For many many years, I had good intentions of growing vegetables, but after the first crop, the flowers would blow in and I felt I needed them more than the veggies. They soothed and satisfied me deep down in a way I now feel about vegetables. I don’t know why this finally changed. Maybe now because I have enough room to really grow vegetables and flowers. But really it’s surprising to me that I keep wanting to weed out the flowers. Not that I don’t still have a lot of flowers as well. I sold some to a local florist this year. I’m planting shrubs here with the intention that they would be good to market as floral greenery. It’s just that my priority has changed to something that goes into mine and another’s stomach . I think many of you gardeners would have similar experiences. It’s rather embarrassing , I felt strange not wanting to grow the vegetables. Here’s my old house pretty flowery no vegetables in sight.

Organics in the garden

We decided to change our gardens at work to all organic a few years ago. The garden was looking good but it just didn’t sing. We wanted the gardens to be beautiful. radiant, shining with energy. This does not happen using chemical fertilizers.I had tried early on using Organics and had a variety of problems with animals. The time I fertilized the small heathers and the turkeys flocked in fluffing and dust bathing while they ate all the fertilizer.Covering the heathers with soil or rooting them out.The crows who quickly got wind of it after the turkeys attracted their attention actually pull the plant out of the ground to eat what might be further down.The pigs after that, the pigs are another story. Anyway I went back to fertilizer that didn’t attract so much attention. I still used Green sand or cottonseed meal on the lawns. These have no animal products in them to attract the wildlife.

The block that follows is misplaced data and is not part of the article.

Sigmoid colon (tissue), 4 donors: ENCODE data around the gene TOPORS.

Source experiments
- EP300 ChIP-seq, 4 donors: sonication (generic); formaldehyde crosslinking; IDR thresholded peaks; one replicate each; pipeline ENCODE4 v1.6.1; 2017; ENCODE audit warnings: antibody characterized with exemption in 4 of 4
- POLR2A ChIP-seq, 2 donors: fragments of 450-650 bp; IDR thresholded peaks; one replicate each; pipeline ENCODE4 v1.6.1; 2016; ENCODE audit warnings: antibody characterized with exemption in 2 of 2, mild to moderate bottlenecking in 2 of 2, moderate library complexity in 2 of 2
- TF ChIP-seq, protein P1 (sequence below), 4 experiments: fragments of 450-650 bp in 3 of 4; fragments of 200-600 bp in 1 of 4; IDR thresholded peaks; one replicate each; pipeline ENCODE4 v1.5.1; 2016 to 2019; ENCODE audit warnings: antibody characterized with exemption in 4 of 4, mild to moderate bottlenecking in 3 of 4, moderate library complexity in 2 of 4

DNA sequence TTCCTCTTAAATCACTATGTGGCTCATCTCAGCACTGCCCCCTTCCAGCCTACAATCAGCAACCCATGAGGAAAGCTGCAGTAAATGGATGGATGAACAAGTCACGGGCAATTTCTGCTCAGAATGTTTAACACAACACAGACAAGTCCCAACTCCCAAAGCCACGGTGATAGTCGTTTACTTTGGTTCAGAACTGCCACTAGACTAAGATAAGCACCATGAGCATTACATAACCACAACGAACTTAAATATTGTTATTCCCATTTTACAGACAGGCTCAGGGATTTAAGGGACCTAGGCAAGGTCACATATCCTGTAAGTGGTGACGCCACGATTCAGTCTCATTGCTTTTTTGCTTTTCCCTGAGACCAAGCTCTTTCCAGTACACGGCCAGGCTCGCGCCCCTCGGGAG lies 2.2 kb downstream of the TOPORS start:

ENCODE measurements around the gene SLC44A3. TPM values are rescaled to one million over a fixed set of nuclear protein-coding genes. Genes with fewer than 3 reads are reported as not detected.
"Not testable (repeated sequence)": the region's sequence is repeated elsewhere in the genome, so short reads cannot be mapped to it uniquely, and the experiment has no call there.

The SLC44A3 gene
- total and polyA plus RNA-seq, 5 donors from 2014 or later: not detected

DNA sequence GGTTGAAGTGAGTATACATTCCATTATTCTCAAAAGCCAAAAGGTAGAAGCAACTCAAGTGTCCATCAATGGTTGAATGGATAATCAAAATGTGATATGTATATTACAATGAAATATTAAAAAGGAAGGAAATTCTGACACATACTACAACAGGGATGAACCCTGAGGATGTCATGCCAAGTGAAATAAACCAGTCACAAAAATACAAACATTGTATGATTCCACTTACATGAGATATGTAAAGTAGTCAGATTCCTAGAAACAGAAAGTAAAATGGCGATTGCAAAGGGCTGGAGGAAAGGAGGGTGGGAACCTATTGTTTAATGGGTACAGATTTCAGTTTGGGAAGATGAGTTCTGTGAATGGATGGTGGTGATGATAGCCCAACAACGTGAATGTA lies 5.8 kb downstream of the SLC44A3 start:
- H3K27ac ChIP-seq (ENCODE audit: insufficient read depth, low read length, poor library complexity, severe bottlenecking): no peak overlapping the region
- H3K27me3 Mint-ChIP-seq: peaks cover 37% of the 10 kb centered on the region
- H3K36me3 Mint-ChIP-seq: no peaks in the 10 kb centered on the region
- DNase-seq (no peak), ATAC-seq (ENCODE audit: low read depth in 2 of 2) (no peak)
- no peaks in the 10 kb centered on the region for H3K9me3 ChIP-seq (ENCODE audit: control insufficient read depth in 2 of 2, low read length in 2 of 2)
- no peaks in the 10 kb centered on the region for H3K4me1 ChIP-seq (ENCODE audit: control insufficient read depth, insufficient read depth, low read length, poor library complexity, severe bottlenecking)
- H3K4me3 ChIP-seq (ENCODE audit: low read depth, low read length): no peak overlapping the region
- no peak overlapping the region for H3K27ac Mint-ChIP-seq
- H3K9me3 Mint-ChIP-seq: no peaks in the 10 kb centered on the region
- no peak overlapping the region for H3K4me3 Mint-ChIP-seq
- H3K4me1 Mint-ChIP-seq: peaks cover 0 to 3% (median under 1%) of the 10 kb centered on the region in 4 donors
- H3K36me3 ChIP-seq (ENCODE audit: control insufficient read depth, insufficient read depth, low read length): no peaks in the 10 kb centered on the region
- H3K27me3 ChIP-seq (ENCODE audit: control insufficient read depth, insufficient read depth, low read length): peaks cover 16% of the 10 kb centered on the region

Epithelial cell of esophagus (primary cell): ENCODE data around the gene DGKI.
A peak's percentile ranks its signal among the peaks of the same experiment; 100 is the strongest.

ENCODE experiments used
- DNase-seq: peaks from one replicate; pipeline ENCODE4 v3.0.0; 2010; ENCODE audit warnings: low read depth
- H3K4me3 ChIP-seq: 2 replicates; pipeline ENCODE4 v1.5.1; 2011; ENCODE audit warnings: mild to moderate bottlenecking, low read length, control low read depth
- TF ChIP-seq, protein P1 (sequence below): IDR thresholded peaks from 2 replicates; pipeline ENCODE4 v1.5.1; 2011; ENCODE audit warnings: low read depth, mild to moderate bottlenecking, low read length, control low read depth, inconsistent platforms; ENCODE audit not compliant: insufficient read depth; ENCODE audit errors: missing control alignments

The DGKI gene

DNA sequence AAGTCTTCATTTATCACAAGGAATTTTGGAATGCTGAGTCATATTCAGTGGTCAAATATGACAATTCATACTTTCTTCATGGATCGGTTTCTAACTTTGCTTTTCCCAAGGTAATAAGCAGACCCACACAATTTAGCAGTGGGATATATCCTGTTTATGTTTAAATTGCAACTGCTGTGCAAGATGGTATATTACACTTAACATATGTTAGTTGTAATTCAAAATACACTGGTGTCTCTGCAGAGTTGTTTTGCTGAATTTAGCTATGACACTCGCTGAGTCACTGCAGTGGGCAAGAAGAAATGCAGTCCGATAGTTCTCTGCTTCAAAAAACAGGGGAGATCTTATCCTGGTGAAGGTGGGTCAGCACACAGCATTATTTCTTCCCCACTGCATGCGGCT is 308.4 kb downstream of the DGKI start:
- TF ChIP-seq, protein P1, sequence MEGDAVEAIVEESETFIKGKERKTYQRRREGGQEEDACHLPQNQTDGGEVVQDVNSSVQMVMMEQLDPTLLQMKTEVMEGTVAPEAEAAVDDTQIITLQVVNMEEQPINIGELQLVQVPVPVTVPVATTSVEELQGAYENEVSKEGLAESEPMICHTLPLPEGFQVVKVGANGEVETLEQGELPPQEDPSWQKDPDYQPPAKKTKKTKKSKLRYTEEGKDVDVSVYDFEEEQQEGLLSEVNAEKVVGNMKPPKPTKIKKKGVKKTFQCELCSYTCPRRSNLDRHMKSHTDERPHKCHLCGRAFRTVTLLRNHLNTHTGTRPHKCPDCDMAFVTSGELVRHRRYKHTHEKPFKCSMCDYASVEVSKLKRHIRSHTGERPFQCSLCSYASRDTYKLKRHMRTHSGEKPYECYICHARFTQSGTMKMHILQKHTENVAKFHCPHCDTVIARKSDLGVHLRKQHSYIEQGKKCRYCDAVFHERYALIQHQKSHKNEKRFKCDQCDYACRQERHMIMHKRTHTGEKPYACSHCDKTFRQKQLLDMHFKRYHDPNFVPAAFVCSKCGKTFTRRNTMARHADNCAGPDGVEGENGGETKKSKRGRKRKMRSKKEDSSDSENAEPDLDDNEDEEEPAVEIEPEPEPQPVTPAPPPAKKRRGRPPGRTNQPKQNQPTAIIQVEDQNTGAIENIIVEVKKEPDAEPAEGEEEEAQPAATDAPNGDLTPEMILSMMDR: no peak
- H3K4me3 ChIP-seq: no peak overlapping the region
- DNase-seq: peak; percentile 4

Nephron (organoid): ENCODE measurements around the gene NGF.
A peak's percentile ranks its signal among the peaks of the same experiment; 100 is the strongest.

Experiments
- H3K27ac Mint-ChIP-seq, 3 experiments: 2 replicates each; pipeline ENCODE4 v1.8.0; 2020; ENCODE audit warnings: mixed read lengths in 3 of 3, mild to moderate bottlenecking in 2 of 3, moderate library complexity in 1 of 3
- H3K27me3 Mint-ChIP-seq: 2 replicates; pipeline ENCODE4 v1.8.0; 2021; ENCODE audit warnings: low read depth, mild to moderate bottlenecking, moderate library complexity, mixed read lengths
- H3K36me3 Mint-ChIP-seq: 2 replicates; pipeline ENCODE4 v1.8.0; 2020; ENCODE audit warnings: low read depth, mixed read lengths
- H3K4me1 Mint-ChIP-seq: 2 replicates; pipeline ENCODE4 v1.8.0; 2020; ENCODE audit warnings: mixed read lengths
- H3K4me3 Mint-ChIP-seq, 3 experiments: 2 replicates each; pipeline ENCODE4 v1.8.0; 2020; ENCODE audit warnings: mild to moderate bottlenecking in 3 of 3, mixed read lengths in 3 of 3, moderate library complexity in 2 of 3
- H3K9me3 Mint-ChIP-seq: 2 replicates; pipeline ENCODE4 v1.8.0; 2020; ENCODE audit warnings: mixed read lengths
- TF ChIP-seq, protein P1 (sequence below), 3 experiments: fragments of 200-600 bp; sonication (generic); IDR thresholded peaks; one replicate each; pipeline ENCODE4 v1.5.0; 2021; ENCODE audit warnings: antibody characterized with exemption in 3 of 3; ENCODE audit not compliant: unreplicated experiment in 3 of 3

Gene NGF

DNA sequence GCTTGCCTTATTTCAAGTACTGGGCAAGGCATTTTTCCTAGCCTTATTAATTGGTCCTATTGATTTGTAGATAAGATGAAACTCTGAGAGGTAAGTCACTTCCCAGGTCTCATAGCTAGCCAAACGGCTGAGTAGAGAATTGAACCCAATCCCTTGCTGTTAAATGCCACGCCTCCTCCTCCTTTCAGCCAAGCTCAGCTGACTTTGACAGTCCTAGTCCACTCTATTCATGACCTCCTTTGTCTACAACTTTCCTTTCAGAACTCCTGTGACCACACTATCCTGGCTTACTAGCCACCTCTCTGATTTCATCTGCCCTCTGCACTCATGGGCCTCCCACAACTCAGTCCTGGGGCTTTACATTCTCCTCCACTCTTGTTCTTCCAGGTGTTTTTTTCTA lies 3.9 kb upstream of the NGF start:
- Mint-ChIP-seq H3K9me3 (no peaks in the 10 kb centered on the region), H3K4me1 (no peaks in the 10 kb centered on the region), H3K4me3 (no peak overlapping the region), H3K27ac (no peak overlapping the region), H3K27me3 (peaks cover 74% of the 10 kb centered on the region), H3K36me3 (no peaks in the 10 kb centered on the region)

Years later we decided to get a dog at work. We started with Tashi a Great Pyrenees dog. After about a year I noticed the animals were staying away because of the dog. Another year and three more Pyrenees the garden is well protected from invaders, yet those crows..

So we started to use really good mulch on all the rhody’s , Happy Frog Soil conditioner www.foxfarmfertilizer.com/products_soils2. worked really well for us.Making sure it’s pulled back from the crown of the plant. Then we used organic chicken manure as an amendment for our soils and the lawns in the fall .The first year we were happy with this. Plus some organic all purpose fertilizers. Then we got slightly out of balance . The chicken manure didn’t seem to work right. Is it really organic we began to ask ? Are the chickens being fed organic feed ? Are we handling all these antibiotics and GMO corn residue in this manure. Probably. Organic does not mean organic in this case. Labeling laws that prevent us as consumers from really understanding what we’re buying.Labeling as advertising, pinpointing certain economic groups interests. We are now relying instead on compost we make ourselves. But at home I rely on our own animals composted manures , I know what they are being fed.